So Rabbi Zale Newman, who visits hospital patients on Fridays, started dropping by Ford’s hospital room. At Ford’s urging, He taught him simple Jewish blessings and songs. Over the eight months the men got to know each other, Newman grew fond of Ford and promised him a Jewish burial.
Newman, a volunteer rabbi with The Village Shul and the Jewish Volunteer Services in Toronto, found a funeral home an hour’s drive away that would bury Ford at no charge.
But when Ford died Jan. 29, Newman had a problem: He needed a “minyan” — 10 men — the minimum number of men required to make a Jewish funeral official. He didn’t know who to ask.
Newman put a request on Facebook at almost 11 p.m. Jan 30, asking for volunteers to attend the graveside funeral the following day at noon. He knew it was a long shot.
“Can you come escort a Hero of the Holocaust for his final journey,” Newman wrote. He added: “please dress warmly.” The temperature in Toronto would be negative-16 degrees.
Three people responded and said they would be there.
“I said, 'Okay, there would be four of us,’ ” Newman said in an interview with The Washington Post.
The following morning, when he arrived at the cemetery, he saw a long line of cars.
“I thought, ‘Oh, no, there’s another funeral,” he said. “I don’t know where it is. I don’t know where Eddie’s plot is.”
He stopped some people and asked whose funeral they were attending. They said, “Mr. Ford.”
Newman realized the traffic jam was for his friend, the one he thought might be buried almost alone. He had to drive far down the road to find a parking spot.
“By the time I walked up there, I found 200 people waiting there in a circle,” he said.
It was so cold that everyone had hats and hoods and scarves covering their faces. Newman could hardly make out people’s faces as he eulogized Ford and gave him a proper Jewish burial.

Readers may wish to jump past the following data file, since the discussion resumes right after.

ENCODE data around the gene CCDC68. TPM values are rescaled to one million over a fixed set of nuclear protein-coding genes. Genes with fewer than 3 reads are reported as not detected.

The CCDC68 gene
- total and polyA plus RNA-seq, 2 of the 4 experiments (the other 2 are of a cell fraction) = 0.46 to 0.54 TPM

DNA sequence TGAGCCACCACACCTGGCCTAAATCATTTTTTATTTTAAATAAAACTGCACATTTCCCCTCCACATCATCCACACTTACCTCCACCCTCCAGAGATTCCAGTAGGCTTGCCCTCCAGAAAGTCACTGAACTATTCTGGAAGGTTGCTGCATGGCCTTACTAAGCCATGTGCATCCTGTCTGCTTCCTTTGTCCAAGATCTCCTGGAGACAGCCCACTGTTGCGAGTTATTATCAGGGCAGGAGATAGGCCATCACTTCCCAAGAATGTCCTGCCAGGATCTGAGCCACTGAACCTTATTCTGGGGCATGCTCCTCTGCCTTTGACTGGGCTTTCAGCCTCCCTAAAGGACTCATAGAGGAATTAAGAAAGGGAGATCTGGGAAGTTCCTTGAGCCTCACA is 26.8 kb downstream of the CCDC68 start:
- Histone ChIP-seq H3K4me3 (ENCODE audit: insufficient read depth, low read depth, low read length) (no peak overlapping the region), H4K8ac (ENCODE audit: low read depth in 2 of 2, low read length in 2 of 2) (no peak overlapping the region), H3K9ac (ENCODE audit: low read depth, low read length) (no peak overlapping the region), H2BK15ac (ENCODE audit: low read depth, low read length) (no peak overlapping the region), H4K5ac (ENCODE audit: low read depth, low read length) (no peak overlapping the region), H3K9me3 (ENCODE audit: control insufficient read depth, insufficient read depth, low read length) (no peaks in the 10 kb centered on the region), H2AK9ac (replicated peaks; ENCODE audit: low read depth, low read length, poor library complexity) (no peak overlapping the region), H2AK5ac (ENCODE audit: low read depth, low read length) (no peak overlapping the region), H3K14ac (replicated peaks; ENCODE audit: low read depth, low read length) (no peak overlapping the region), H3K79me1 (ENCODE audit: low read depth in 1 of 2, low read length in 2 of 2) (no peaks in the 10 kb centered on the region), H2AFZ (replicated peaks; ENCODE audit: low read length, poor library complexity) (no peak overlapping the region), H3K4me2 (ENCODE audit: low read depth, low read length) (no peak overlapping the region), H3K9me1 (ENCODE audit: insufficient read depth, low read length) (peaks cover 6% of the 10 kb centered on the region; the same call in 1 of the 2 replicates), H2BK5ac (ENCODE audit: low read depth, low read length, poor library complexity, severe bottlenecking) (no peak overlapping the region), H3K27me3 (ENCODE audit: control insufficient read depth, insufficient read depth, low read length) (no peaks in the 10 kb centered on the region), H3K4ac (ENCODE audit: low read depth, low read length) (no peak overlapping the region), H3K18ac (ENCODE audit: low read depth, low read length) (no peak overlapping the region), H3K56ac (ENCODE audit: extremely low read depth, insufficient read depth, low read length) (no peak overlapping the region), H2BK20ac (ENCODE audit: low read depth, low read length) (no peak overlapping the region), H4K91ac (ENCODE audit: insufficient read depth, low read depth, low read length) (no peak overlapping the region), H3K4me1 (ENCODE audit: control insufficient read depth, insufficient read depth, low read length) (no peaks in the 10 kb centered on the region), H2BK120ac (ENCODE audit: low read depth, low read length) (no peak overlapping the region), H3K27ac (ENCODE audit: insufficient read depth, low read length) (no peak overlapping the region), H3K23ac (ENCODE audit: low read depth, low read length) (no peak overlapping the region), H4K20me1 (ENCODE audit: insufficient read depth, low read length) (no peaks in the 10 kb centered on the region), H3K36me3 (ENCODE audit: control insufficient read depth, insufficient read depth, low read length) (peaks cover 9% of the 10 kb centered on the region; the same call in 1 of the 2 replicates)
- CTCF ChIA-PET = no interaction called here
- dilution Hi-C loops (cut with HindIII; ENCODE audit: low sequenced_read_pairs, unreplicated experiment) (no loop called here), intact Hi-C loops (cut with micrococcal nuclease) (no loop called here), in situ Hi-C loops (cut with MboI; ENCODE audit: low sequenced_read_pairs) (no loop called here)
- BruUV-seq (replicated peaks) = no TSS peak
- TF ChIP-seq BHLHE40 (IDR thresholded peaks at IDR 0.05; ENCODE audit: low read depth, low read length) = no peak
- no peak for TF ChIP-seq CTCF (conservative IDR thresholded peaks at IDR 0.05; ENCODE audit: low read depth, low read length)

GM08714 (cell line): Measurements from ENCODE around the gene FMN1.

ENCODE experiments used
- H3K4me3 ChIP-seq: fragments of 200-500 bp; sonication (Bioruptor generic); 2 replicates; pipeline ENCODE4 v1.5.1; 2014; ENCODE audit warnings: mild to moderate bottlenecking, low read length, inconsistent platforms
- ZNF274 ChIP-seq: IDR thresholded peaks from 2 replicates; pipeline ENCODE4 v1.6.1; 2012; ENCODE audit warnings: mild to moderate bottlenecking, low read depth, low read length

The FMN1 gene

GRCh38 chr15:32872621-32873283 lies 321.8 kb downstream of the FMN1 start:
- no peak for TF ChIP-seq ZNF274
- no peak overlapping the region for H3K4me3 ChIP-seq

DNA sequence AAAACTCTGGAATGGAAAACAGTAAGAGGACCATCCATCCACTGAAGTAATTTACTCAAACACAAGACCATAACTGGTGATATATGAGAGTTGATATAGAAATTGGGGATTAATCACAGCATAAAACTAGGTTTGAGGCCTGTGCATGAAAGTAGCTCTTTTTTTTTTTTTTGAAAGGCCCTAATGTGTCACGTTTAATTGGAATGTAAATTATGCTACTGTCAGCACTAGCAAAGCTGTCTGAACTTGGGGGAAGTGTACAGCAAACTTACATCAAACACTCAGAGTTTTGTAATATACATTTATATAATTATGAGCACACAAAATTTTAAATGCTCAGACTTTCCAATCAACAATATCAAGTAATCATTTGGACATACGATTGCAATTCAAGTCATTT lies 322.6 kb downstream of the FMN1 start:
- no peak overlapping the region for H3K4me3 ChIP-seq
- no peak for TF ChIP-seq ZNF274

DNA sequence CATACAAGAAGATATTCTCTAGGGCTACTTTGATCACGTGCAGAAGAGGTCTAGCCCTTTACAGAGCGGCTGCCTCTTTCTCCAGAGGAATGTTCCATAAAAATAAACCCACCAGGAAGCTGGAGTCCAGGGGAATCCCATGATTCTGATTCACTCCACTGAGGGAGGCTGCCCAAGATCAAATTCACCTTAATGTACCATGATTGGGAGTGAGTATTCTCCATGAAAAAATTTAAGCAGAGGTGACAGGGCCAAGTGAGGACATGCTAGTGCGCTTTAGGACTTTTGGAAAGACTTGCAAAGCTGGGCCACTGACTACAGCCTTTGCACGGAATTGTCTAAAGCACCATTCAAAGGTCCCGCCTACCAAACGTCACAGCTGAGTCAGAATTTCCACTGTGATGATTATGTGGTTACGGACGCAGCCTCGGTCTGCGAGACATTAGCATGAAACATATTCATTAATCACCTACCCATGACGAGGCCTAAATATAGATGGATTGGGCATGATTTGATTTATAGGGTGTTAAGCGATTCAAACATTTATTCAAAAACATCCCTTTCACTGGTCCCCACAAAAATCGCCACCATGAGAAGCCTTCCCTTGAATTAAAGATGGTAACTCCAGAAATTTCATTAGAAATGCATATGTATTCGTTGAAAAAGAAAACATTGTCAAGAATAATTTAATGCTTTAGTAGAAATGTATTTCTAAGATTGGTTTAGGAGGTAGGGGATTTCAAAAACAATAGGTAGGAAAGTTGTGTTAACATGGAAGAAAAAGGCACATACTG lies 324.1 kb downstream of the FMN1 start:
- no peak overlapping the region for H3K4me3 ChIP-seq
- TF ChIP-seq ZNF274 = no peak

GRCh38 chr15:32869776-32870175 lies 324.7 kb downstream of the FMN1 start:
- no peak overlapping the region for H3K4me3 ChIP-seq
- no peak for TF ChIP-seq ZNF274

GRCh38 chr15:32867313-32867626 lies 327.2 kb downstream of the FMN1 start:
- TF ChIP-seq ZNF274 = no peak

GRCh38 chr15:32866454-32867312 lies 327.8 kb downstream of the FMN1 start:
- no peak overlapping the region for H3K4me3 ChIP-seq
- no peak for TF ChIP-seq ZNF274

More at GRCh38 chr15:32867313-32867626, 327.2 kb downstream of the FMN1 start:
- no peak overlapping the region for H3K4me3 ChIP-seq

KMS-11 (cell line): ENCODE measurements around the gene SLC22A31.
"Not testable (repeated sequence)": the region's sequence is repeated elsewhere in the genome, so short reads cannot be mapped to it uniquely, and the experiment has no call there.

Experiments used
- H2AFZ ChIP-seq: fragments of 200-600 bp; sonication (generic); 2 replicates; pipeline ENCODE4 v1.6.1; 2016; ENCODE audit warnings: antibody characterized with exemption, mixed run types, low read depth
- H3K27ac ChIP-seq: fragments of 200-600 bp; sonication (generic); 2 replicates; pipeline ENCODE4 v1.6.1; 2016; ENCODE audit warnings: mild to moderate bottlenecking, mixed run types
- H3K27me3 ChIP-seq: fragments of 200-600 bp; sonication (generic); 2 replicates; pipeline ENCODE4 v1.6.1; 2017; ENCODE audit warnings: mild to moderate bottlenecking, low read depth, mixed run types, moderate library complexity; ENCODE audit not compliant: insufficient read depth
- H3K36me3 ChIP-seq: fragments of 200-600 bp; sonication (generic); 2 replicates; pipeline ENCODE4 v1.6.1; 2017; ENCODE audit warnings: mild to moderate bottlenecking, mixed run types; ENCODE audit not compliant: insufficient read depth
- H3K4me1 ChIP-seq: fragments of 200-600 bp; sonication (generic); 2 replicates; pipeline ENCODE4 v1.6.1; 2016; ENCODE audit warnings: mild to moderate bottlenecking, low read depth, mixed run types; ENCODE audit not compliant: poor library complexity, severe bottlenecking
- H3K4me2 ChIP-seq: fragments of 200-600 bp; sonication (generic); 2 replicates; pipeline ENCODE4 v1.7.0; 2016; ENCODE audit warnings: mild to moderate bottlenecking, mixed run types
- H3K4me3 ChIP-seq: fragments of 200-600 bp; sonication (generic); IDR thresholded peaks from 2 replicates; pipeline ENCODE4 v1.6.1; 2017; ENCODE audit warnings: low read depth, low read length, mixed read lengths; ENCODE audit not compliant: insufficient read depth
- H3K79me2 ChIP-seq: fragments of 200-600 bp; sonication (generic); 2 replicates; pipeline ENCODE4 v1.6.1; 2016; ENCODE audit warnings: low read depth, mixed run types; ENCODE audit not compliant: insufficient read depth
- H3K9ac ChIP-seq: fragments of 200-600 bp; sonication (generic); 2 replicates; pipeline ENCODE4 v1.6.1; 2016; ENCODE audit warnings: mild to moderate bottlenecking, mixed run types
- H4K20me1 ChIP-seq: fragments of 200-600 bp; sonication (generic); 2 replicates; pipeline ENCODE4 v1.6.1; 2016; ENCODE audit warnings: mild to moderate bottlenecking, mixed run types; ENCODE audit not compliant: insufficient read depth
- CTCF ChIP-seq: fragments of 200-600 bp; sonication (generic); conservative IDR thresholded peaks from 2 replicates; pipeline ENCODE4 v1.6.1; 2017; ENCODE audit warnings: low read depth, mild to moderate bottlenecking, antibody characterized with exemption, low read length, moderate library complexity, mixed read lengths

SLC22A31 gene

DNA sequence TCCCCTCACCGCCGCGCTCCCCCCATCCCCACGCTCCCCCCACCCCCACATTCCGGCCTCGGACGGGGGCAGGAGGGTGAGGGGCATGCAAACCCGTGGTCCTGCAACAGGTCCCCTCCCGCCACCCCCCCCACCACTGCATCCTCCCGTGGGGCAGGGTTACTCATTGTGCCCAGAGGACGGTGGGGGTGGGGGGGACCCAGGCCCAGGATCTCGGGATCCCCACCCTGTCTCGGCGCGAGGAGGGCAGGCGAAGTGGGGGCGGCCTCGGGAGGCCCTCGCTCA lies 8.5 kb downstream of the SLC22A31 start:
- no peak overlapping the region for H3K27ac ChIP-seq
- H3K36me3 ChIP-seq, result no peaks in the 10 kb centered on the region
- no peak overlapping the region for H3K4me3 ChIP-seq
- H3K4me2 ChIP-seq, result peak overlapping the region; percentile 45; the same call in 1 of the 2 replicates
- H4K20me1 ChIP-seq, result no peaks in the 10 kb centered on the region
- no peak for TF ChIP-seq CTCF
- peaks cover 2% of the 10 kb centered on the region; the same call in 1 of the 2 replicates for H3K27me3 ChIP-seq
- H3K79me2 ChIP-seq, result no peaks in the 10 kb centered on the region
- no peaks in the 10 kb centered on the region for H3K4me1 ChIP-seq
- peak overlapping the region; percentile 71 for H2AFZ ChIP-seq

“All I saw was hundreds of pair of eyes,” he said. But he did spot telltale signs of who were behind the coats and scarves.
“I saw some beards, so I knew there were religious people, and I saw some nose rings, so I knew there were some cool people,” said Newman, 63.
Newman, a hedge fund manager, said he was overwhelmed by the collective gesture.
“There was so much purity,” Newman said. “There was no recognition, no way to get paid back. I’m not a mushy guy, but I went home and cried for an hour.”
He posted on Facebook again, telling the story of the day:
“I am in tears just thinking about how humbling and awesome it is to be part of the Jewish People who on very short notice; would drop everything, leave whatever they were planning on doing, drive a long distance, to stand outside in an open field, on a super freezing, blowing, windy day to escort a sweet, little Jew from Budapest, who was unknown to almost all them, on his final journey.”
He said two of Ford’s relatives were there, a nephew and a brother. Newman said he did not know much about either man. He added that as people advance in age, many have already buried most of their friends.
“Eddie was 85; he was the last man standing,” Newman said.
Newman said Ford told him his life story during their Friday visits: Ford was 6 when the war broke out in Hungary. He was taken from his parents in Budapest and put in hiding with a family who kept him until the war was over. Because the family was Christian, he did not learn Jewish rituals and customs. Ford’s father perished.
After the war, Ford reconnected with his mother and brother he barely knew, and they moved to Toronto when Ford was 16. He worked as a handyman and performed singing and comedy acts in nightclubs. He was married and divorced.
Ford lovingly cared for his mother when she became sick and died years ago, Newman said, adding that Ford never mentioned he had a brother who was still alive.
Newman said Ford had a big personality and loved to sing and tell stories. He said he always looked forward to his weekly visits with Ford.
“No one should die alone,” Newman said. “No one should be alone while they’re alive. We have to find the elderly and visit them.”
He said this experience has reinforced his idea that “one act of goodness leads to another.”
“This is the best of humanity,” he said.